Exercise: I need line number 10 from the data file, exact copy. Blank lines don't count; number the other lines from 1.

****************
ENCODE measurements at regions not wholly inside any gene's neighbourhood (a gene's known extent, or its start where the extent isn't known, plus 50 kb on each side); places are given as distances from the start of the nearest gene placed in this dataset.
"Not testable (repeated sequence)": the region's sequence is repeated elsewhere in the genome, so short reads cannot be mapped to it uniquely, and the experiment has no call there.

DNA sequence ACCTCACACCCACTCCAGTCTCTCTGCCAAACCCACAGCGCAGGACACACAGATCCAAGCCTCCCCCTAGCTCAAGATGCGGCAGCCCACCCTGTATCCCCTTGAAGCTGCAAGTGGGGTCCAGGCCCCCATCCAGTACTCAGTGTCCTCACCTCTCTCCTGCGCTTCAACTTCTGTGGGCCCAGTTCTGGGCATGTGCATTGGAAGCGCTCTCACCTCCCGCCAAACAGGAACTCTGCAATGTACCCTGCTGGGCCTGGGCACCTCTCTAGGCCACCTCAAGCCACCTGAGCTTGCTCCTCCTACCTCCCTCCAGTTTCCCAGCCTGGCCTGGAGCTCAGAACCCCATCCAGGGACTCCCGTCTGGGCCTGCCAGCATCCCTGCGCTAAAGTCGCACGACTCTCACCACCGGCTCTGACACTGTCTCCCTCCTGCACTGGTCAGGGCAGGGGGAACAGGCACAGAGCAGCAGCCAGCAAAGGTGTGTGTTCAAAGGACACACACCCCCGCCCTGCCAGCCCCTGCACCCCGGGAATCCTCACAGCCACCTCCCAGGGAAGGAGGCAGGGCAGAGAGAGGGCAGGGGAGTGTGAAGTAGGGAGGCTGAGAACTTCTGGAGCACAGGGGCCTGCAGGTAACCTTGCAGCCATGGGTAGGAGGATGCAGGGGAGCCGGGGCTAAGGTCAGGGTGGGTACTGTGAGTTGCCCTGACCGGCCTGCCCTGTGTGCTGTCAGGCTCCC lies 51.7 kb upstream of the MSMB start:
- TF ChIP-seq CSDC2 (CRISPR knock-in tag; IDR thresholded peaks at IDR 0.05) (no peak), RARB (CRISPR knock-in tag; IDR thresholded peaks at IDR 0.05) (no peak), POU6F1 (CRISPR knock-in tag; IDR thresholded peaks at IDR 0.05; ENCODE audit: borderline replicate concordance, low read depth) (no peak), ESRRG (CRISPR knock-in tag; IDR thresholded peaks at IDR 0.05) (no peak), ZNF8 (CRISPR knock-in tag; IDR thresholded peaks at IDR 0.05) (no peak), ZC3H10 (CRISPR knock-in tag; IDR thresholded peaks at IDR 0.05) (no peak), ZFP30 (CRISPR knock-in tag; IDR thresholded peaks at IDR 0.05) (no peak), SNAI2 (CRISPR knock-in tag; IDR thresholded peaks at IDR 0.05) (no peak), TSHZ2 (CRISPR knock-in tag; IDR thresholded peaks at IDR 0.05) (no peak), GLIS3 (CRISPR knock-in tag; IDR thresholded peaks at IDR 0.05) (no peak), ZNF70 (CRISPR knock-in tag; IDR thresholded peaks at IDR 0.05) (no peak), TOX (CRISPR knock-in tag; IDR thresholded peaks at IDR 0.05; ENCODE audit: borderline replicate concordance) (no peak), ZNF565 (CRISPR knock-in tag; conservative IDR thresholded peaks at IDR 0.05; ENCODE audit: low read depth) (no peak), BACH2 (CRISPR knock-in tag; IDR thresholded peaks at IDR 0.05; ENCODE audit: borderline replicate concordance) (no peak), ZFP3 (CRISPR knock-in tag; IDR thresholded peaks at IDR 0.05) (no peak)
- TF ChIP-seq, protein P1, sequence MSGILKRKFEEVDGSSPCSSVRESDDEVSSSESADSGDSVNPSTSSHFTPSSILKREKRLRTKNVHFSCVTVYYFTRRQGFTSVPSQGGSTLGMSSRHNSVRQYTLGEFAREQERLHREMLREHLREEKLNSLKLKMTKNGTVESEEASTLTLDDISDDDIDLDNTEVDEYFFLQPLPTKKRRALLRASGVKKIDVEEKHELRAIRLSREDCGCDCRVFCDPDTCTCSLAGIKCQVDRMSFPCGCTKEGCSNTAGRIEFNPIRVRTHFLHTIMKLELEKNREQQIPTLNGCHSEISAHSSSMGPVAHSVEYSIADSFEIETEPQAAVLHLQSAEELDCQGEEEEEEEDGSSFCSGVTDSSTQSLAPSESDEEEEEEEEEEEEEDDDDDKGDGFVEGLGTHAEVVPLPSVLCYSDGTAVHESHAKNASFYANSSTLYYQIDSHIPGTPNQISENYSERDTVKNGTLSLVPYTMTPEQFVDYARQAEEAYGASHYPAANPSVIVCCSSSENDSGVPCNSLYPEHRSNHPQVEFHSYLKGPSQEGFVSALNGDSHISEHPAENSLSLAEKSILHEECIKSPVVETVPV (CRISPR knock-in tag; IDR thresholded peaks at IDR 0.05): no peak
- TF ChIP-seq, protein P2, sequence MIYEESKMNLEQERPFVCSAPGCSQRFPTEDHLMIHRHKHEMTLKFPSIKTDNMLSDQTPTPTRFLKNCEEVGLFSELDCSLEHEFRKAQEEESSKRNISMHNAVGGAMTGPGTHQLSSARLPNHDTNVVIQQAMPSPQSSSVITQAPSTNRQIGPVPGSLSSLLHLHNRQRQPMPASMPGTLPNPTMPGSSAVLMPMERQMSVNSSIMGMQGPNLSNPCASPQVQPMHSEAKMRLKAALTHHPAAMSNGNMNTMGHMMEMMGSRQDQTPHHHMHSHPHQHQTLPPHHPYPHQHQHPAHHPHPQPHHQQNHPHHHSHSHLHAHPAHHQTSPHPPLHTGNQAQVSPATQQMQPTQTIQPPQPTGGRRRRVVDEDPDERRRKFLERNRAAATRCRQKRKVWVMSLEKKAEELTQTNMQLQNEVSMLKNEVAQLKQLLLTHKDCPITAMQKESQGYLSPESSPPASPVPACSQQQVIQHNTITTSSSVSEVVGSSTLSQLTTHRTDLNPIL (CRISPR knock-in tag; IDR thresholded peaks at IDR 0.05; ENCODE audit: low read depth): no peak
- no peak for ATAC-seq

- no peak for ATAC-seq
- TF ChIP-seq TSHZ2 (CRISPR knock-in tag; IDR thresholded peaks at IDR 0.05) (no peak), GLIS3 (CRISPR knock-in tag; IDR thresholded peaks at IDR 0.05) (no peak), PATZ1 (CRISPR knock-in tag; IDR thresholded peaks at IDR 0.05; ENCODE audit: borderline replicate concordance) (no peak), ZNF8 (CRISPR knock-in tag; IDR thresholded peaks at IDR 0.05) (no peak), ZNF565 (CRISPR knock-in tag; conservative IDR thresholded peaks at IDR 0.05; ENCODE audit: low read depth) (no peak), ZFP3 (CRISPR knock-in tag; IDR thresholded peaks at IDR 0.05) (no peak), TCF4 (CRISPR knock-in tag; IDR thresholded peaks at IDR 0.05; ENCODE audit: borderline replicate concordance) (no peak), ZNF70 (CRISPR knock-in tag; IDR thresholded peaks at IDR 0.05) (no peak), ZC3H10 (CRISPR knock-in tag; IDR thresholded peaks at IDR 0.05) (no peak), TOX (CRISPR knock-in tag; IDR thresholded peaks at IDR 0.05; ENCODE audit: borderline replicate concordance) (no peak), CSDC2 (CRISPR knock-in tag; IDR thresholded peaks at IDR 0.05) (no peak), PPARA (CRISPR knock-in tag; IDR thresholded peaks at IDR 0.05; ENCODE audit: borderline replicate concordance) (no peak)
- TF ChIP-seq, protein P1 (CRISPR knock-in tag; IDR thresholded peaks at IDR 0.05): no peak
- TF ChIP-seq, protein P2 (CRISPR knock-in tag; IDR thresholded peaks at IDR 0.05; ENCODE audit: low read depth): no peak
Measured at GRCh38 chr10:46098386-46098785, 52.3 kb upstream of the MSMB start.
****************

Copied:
- TF ChIP-seq, protein P1 (CRISPR knock-in tag; IDR thresholded peaks at IDR 0.05): no peak